In the early 1980s, the United States looked to counter spreading communism and growing Soviet influence in Central America. In 1982, Honduran authorities began negotiations with the U.S. to grant access to naval and air facilities. By 1983, the United States was expanding the airfield at Palmerola Air Force Base (later renamed Enrique Soto Cano Air Base) which included a US Special Forces Regional Military Training Center. That year Congress authorized the creation of a joint task force based out of the air base to command and control the various exercises and training missions being conducted throughout Central America, primarily to counter Soviet or communist activities in Nicaragua and Honduras. Originally established as Joint Task Force-11, the organization was briefly renamed Joint Task Force Alpha (JTF-A) to avoid confusion with the similarly named U.S. Navy Task Force 11 that operated during World War II. Finally designated JTF-Bravo and assigned to U.S. Southern Command, the organization supported U.S. security efforts in Central America including training and advisory support for Honduran and Guatemalan armed forces and some indirect support for Nicaraguan Contras. By 1987, JTF-Bravo had over 1,000 assigned personnel.
1990s-2000s - Countering Drugs and Humanitarian Assistance
As regional wars subsided and the Soviet threat dissolved in the late-1980s, the threat of narco-trafficking expanded dramatically. The DoD responded by refocusing JTF-Bravo to provide support to U.S. and partner nation law enforcement agency counter drug operations. Furthermore, in order to reinforce the efforts of Central American nations recovering from the violence of the previous decade, the JTF was employed to provide a "soft power" approach by providing humanitarian assistance in the region. Throughout the 1990s and 2000s, JTF-Bravo responded to dozens of crises and contingencies throughout Central America. In the aftermath of Hurricane Mitch in 1998, JTF-Bravo played a vital role in civilian search and rescue efforts as well as supporting host governments' post-disaster recovery operations. Other examples of humanitarian aid rendered by JTF-Bravo include relief missions responding to Hurricane Stan in Guatemala in October 2005, Hurricane Beta and Hurricane Gamma in Honduras in November 2005, a medical mission to León, Nicaragua in September 2006 in response to widespread alcohol poisoning, and a relief effort in response to massive flooding in Colón, Panama in November 2006. In August 2007 JTF Bravo dispatched teams to Peru in response to an 8.0 magnitude earthquake. JTF-Bravo also sent a team to Belize following Hurricane Dean. In September a teams was sent to aid Honduras and Nicaragua following Hurricane Felix. In September 2008, JTF-Bravo sent a team of medical professionals to the border of Costa Rica and Panama to participate in a three-day medical readiness exercise. While in November of that year a team was dispatched to assist with flood relief in Costa Rica and Panama. In January 2009 members from JTF-B returned to Costa Rica and in conjunction with USAID assisted with relief and recovery efforts following a 6.1 magnitude earthquake. Recent humanitarian projects have included medical readiness exercises in the Mosquita Coast of Honduras and Nicaragua, as well as in Costa Rica. JTF-Bravo has also supported firefighting efforts in Tela, Honduras and in the Darien Province, Panama, and assisted humanitarian efforts in Haiti following Hurricane Matthew.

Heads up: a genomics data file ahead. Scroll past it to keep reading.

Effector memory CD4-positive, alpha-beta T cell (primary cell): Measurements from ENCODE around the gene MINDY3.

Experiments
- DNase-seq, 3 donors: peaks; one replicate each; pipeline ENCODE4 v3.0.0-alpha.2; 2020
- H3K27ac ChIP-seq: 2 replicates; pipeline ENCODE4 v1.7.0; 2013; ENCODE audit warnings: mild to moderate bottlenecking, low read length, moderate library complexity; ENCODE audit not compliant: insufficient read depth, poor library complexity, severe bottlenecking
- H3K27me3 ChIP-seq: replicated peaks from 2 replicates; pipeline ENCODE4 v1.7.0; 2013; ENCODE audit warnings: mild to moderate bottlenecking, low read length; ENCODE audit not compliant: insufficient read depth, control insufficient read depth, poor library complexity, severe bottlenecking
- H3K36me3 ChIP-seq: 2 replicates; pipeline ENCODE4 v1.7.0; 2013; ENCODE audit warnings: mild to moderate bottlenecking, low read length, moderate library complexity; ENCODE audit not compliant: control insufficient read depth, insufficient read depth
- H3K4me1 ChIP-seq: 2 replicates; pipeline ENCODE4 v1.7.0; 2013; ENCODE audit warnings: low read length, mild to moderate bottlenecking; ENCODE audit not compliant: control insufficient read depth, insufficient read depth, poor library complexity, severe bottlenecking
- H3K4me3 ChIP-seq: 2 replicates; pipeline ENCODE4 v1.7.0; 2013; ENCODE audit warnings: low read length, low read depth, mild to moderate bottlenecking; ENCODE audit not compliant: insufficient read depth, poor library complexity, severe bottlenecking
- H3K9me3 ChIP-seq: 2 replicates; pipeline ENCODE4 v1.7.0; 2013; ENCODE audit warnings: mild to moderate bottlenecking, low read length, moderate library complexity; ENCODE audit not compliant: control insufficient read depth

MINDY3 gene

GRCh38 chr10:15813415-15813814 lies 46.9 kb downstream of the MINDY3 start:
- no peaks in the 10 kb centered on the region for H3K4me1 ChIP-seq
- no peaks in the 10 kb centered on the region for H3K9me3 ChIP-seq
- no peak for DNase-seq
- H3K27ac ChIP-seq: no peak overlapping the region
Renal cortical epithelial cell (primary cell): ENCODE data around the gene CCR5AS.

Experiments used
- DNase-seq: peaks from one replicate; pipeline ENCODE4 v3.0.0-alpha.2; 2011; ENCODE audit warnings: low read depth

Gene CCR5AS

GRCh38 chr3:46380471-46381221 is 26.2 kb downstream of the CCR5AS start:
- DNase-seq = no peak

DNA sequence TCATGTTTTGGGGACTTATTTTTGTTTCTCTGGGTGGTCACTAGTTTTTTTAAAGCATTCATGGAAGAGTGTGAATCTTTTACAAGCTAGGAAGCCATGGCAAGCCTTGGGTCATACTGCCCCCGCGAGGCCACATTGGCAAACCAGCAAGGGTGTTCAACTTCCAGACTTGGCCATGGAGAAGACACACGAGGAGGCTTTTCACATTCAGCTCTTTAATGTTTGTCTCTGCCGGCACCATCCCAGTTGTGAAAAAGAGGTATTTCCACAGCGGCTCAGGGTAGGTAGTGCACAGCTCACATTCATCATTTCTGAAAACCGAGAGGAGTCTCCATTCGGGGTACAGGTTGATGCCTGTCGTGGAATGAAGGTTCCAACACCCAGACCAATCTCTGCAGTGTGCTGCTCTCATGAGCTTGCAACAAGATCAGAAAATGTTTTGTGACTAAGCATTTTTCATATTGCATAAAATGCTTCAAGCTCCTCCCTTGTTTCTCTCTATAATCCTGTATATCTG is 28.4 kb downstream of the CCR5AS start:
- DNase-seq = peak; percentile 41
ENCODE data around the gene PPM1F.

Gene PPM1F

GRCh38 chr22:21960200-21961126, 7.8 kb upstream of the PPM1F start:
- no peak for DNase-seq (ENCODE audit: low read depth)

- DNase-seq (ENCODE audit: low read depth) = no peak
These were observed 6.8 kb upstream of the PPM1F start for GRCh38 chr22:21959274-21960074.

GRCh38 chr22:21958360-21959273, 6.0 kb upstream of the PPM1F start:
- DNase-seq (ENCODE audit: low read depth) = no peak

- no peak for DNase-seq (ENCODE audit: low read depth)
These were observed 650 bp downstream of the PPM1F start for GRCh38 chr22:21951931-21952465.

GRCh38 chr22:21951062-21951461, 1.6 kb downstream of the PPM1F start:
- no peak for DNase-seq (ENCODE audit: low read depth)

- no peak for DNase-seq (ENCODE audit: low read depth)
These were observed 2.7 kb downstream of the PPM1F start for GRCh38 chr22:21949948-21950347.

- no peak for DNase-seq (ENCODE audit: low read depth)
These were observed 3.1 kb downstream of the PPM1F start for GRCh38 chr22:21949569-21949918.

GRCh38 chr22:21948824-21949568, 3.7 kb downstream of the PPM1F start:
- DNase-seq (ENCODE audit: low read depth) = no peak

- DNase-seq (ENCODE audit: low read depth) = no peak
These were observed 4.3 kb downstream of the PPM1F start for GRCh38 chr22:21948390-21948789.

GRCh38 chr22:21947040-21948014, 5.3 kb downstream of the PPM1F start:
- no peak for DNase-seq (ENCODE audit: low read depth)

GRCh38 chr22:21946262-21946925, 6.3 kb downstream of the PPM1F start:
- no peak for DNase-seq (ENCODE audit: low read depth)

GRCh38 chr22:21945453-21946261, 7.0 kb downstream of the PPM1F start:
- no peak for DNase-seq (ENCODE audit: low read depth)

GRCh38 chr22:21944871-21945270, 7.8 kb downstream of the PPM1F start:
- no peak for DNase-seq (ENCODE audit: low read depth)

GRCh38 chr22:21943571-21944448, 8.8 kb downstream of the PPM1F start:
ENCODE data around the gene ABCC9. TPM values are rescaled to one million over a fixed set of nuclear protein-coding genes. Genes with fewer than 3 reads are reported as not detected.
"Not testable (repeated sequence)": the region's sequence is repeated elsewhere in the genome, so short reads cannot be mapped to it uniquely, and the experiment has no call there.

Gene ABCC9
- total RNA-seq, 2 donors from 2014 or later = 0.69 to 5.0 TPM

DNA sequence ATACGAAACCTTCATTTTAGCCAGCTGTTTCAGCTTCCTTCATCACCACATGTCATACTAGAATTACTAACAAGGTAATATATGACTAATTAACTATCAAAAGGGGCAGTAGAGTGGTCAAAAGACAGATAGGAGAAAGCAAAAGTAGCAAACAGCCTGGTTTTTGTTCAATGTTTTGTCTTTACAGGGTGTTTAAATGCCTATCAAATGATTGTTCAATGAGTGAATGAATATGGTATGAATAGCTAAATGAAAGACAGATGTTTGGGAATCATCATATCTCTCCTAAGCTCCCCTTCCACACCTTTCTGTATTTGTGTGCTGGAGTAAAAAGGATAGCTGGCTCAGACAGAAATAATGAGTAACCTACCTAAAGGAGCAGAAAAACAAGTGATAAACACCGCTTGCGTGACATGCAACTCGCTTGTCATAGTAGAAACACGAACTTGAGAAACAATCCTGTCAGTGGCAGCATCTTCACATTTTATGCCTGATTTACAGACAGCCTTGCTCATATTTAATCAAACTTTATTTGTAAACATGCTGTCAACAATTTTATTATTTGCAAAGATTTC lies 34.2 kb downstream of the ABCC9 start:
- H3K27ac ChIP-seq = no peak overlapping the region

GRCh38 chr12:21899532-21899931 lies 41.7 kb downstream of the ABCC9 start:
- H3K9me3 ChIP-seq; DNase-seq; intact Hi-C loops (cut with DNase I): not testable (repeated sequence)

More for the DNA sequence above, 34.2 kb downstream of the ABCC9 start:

2016-Present - Countering Transnational and Transregional Threat Networks (C-T3N)
In response to the current operational environment in CENTAM, USSOUTHCOM developed a “network based approach” to counter transnational and transregional threat networks and stop threats before they reach US borders, destabilize partners, or undermine security of the Western Hemisphere. Seeking to defeat a network with a network, the approach centers on using non-threat networks (military, interagency, partner nation, civil, etc.) to oppose illicit networks. Shifting away from a commodity-based focus (e.g. drugs), the approach focuses on operations, actions, and activities to defeat the networks that facilitate the movement of these commodities. Based on JTF-Bravo's unique posture as the only forward deployed operational headquarters in the USSOUTHCOM area of responsibility combined with its three decades of relationship-building activities, the USSOUTHCOM commander designated the JTF as the regional synchronizer for all C-T3N efforts in Central America. In 2016, JTF-Bravo developed a weekly Community of Interest forum that currently brings together over 700 stakeholders from across the U.S. government to share information and intelligence, expand understanding and awareness about all network activities, and coordinate how US and partner nation activities will counter illicit operations.
|Joint Meritorious Unit Award||Aug 84 - Jul 87|
|Joint Meritorious Unit Award||Jan - Dec 89|
|Joint Meritorious Unit Award||Jan 07 - Jan 09|